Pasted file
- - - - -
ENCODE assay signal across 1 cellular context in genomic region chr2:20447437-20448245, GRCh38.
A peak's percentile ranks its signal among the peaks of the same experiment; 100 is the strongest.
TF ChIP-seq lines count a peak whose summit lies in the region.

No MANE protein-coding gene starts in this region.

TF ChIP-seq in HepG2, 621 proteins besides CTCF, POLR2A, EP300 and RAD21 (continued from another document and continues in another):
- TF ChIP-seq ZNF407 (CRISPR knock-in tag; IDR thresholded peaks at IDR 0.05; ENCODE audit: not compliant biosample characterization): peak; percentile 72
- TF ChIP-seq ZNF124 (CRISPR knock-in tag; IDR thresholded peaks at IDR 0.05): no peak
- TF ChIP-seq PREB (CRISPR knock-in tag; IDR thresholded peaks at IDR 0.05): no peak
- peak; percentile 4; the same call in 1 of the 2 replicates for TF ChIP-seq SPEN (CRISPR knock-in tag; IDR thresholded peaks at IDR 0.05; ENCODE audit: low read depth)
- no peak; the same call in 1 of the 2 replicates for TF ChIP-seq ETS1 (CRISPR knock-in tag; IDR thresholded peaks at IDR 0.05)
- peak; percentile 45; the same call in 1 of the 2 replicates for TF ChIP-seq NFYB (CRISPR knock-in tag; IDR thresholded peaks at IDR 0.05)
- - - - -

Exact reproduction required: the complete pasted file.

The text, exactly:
ENCODE assay signal across 1 cellular context in genomic region chr2:20447437-20448245, GRCh38.
A peak's percentile ranks its signal among the peaks of the same experiment; 100 is the strongest.
TF ChIP-seq lines count a peak whose summit lies in the region.

No MANE protein-coding gene starts in this region.

TF ChIP-seq in HepG2, 621 proteins besides CTCF, POLR2A, EP300 and RAD21 (continued from another document and continues in another):
- TF ChIP-seq ZNF407 (CRISPR knock-in tag; IDR thresholded peaks at IDR 0.05; ENCODE audit: not compliant biosample characterization): peak; percentile 72
- TF ChIP-seq ZNF124 (CRISPR knock-in tag; IDR thresholded peaks at IDR 0.05): no peak
- TF ChIP-seq PREB (CRISPR knock-in tag; IDR thresholded peaks at IDR 0.05): no peak
- peak; percentile 4; the same call in 1 of the 2 replicates for TF ChIP-seq SPEN (CRISPR knock-in tag; IDR thresholded peaks at IDR 0.05; ENCODE audit: low read depth)
- no peak; the same call in 1 of the 2 replicates for TF ChIP-seq ETS1 (CRISPR knock-in tag; IDR thresholded peaks at IDR 0.05)
- peak; percentile 45; the same call in 1 of the 2 replicates for TF ChIP-seq NFYB (CRISPR knock-in tag; IDR thresholded peaks at IDR 0.05)